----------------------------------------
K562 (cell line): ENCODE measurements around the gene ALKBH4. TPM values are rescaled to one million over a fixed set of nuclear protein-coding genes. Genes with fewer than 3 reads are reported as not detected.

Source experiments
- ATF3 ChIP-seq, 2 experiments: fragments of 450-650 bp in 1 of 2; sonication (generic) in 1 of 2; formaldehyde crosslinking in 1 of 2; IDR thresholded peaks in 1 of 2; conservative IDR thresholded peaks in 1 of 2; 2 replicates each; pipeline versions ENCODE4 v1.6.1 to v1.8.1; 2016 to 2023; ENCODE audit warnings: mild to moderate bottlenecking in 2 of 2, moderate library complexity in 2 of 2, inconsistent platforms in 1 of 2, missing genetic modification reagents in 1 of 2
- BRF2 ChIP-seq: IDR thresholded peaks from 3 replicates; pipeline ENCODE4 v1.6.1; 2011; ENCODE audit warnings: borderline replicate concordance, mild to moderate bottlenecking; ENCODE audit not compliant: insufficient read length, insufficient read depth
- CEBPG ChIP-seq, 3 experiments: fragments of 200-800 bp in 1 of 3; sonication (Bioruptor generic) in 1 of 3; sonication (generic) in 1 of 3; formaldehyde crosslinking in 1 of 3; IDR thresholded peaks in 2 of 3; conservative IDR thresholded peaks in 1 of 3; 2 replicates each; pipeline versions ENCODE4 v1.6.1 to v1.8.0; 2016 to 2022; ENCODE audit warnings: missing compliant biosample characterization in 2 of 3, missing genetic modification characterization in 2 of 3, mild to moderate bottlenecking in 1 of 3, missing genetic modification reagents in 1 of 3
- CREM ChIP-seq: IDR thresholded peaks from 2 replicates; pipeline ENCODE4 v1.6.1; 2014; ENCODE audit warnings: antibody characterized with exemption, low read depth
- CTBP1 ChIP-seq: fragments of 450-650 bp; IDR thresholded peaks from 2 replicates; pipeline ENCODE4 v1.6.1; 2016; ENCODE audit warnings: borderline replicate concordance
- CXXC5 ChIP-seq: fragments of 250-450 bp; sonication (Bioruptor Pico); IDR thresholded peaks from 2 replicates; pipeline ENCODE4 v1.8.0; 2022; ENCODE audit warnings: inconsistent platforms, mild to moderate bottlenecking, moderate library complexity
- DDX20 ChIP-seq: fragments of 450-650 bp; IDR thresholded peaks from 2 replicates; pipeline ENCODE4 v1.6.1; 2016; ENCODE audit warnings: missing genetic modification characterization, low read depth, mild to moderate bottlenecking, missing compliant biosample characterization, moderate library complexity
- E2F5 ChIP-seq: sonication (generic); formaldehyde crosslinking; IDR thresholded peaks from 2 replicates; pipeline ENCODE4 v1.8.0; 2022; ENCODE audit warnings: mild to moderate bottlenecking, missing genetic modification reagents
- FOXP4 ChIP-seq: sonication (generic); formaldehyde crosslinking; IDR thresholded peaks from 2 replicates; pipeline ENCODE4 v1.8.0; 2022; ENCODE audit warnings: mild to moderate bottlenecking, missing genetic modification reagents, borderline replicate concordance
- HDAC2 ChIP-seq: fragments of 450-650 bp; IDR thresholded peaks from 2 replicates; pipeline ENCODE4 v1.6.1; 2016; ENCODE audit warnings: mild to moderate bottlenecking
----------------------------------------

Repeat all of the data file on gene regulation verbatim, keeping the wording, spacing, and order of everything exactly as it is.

K562 (cell line): ENCODE measurements around the gene ALKBH4. TPM values are rescaled to one million over a fixed set of nuclear protein-coding genes. Genes with fewer than 3 reads are reported as not detected.

Source experiments
- ATF3 ChIP-seq, 2 experiments: fragments of 450-650 bp in 1 of 2; sonication (generic) in 1 of 2; formaldehyde crosslinking in 1 of 2; IDR thresholded peaks in 1 of 2; conservative IDR thresholded peaks in 1 of 2; 2 replicates each; pipeline versions ENCODE4 v1.6.1 to v1.8.1; 2016 to 2023; ENCODE audit warnings: mild to moderate bottlenecking in 2 of 2, moderate library complexity in 2 of 2, inconsistent platforms in 1 of 2, missing genetic modification reagents in 1 of 2
- BRF2 ChIP-seq: IDR thresholded peaks from 3 replicates; pipeline ENCODE4 v1.6.1; 2011; ENCODE audit warnings: borderline replicate concordance, mild to moderate bottlenecking; ENCODE audit not compliant: insufficient read length, insufficient read depth
- CEBPG ChIP-seq, 3 experiments: fragments of 200-800 bp in 1 of 3; sonication (Bioruptor generic) in 1 of 3; sonication (generic) in 1 of 3; formaldehyde crosslinking in 1 of 3; IDR thresholded peaks in 2 of 3; conservative IDR thresholded peaks in 1 of 3; 2 replicates each; pipeline versions ENCODE4 v1.6.1 to v1.8.0; 2016 to 2022; ENCODE audit warnings: missing compliant biosample characterization in 2 of 3, missing genetic modification characterization in 2 of 3, mild to moderate bottlenecking in 1 of 3, missing genetic modification reagents in 1 of 3
- CREM ChIP-seq: IDR thresholded peaks from 2 replicates; pipeline ENCODE4 v1.6.1; 2014; ENCODE audit warnings: antibody characterized with exemption, low read depth
- CTBP1 ChIP-seq: fragments of 450-650 bp; IDR thresholded peaks from 2 replicates; pipeline ENCODE4 v1.6.1; 2016; ENCODE audit warnings: borderline replicate concordance
- CXXC5 ChIP-seq: fragments of 250-450 bp; sonication (Bioruptor Pico); IDR thresholded peaks from 2 replicates; pipeline ENCODE4 v1.8.0; 2022; ENCODE audit warnings: inconsistent platforms, mild to moderate bottlenecking, moderate library complexity
- DDX20 ChIP-seq: fragments of 450-650 bp; IDR thresholded peaks from 2 replicates; pipeline ENCODE4 v1.6.1; 2016; ENCODE audit warnings: missing genetic modification characterization, low read depth, mild to moderate bottlenecking, missing compliant biosample characterization, moderate library complexity
- E2F5 ChIP-seq: sonication (generic); formaldehyde crosslinking; IDR thresholded peaks from 2 replicates; pipeline ENCODE4 v1.8.0; 2022; ENCODE audit warnings: mild to moderate bottlenecking, missing genetic modification reagents
- FOXP4 ChIP-seq: sonication (generic); formaldehyde crosslinking; IDR thresholded peaks from 2 replicates; pipeline ENCODE4 v1.8.0; 2022; ENCODE audit warnings: mild to moderate bottlenecking, missing genetic modification reagents, borderline replicate concordance
- HDAC2 ChIP-seq: fragments of 450-650 bp; IDR thresholded peaks from 2 replicates; pipeline ENCODE4 v1.6.1; 2016; ENCODE audit warnings: mild to moderate bottlenecking